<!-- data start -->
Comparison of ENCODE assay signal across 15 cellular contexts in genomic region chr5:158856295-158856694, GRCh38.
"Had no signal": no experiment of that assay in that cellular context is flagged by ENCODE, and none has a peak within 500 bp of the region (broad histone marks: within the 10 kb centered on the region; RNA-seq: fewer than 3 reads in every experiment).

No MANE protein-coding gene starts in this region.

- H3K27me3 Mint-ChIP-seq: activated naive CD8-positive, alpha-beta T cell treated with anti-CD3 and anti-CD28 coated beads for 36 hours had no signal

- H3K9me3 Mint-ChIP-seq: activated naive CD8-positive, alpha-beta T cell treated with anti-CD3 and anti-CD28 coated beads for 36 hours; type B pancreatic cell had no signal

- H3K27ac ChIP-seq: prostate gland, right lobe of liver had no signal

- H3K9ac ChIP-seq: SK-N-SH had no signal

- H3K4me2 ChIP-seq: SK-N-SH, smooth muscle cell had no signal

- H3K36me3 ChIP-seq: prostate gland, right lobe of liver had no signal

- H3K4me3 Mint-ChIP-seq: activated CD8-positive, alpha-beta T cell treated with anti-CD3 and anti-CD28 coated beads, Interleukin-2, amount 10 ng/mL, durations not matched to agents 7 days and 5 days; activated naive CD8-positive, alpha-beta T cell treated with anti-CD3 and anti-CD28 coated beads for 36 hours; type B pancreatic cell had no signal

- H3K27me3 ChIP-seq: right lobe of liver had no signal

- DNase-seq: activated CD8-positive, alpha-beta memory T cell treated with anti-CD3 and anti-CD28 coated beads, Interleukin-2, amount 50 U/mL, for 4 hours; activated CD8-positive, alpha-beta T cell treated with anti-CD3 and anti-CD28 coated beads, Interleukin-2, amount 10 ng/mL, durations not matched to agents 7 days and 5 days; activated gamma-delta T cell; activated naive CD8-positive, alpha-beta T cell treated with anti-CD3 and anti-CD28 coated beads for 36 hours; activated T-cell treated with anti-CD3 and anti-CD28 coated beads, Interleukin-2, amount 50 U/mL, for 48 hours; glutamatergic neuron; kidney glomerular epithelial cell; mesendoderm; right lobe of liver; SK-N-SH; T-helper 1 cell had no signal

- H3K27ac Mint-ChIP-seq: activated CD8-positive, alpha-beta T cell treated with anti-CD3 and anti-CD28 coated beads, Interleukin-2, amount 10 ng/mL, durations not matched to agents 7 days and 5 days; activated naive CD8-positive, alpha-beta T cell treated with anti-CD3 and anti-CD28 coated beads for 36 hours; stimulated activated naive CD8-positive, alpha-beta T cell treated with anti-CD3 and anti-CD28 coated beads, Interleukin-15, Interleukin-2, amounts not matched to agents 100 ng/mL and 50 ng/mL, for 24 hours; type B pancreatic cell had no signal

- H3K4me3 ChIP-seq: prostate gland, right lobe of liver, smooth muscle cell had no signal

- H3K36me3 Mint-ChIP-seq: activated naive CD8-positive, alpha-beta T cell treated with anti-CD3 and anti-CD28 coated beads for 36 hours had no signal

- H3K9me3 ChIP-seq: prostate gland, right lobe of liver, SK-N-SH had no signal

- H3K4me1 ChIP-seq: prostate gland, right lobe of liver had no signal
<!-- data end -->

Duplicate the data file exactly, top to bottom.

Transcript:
Comparison of ENCODE assay signal across 15 cellular contexts in genomic region chr5:158856295-158856694, GRCh38.
"Had no signal": no experiment of that assay in that cellular context is flagged by ENCODE, and none has a peak within 500 bp of the region (broad histone marks: within the 10 kb centered on the region; RNA-seq: fewer than 3 reads in every experiment).

No MANE protein-coding gene starts in this region.

- H3K27me3 Mint-ChIP-seq: activated naive CD8-positive, alpha-beta T cell treated with anti-CD3 and anti-CD28 coated beads for 36 hours had no signal

- H3K9me3 Mint-ChIP-seq: activated naive CD8-positive, alpha-beta T cell treated with anti-CD3 and anti-CD28 coated beads for 36 hours; type B pancreatic cell had no signal

- H3K27ac ChIP-seq: prostate gland, right lobe of liver had no signal

- H3K9ac ChIP-seq: SK-N-SH had no signal

- H3K4me2 ChIP-seq: SK-N-SH, smooth muscle cell had no signal

- H3K36me3 ChIP-seq: prostate gland, right lobe of liver had no signal

- H3K4me3 Mint-ChIP-seq: activated CD8-positive, alpha-beta T cell treated with anti-CD3 and anti-CD28 coated beads, Interleukin-2, amount 10 ng/mL, durations not matched to agents 7 days and 5 days; activated naive CD8-positive, alpha-beta T cell treated with anti-CD3 and anti-CD28 coated beads for 36 hours; type B pancreatic cell had no signal

- H3K27me3 ChIP-seq: right lobe of liver had no signal

- DNase-seq: activated CD8-positive, alpha-beta memory T cell treated with anti-CD3 and anti-CD28 coated beads, Interleukin-2, amount 50 U/mL, for 4 hours; activated CD8-positive, alpha-beta T cell treated with anti-CD3 and anti-CD28 coated beads, Interleukin-2, amount 10 ng/mL, durations not matched to agents 7 days and 5 days; activated gamma-delta T cell; activated naive CD8-positive, alpha-beta T cell treated with anti-CD3 and anti-CD28 coated beads for 36 hours; activated T-cell treated with anti-CD3 and anti-CD28 coated beads, Interleukin-2, amount 50 U/mL, for 48 hours; glutamatergic neuron; kidney glomerular epithelial cell; mesendoderm; right lobe of liver; SK-N-SH; T-helper 1 cell had no signal

- H3K27ac Mint-ChIP-seq: activated CD8-positive, alpha-beta T cell treated with anti-CD3 and anti-CD28 coated beads, Interleukin-2, amount 10 ng/mL, durations not matched to agents 7 days and 5 days; activated naive CD8-positive, alpha-beta T cell treated with anti-CD3 and anti-CD28 coated beads for 36 hours; stimulated activated naive CD8-positive, alpha-beta T cell treated with anti-CD3 and anti-CD28 coated beads, Interleukin-15, Interleukin-2, amounts not matched to agents 100 ng/mL and 50 ng/mL, for 24 hours; type B pancreatic cell had no signal

- H3K4me3 ChIP-seq: prostate gland, right lobe of liver, smooth muscle cell had no signal

- H3K36me3 Mint-ChIP-seq: activated naive CD8-positive, alpha-beta T cell treated with anti-CD3 and anti-CD28 coated beads for 36 hours had no signal

- H3K9me3 ChIP-seq: prostate gland, right lobe of liver, SK-N-SH had no signal

- H3K4me1 ChIP-seq: prostate gland, right lobe of liver had no signal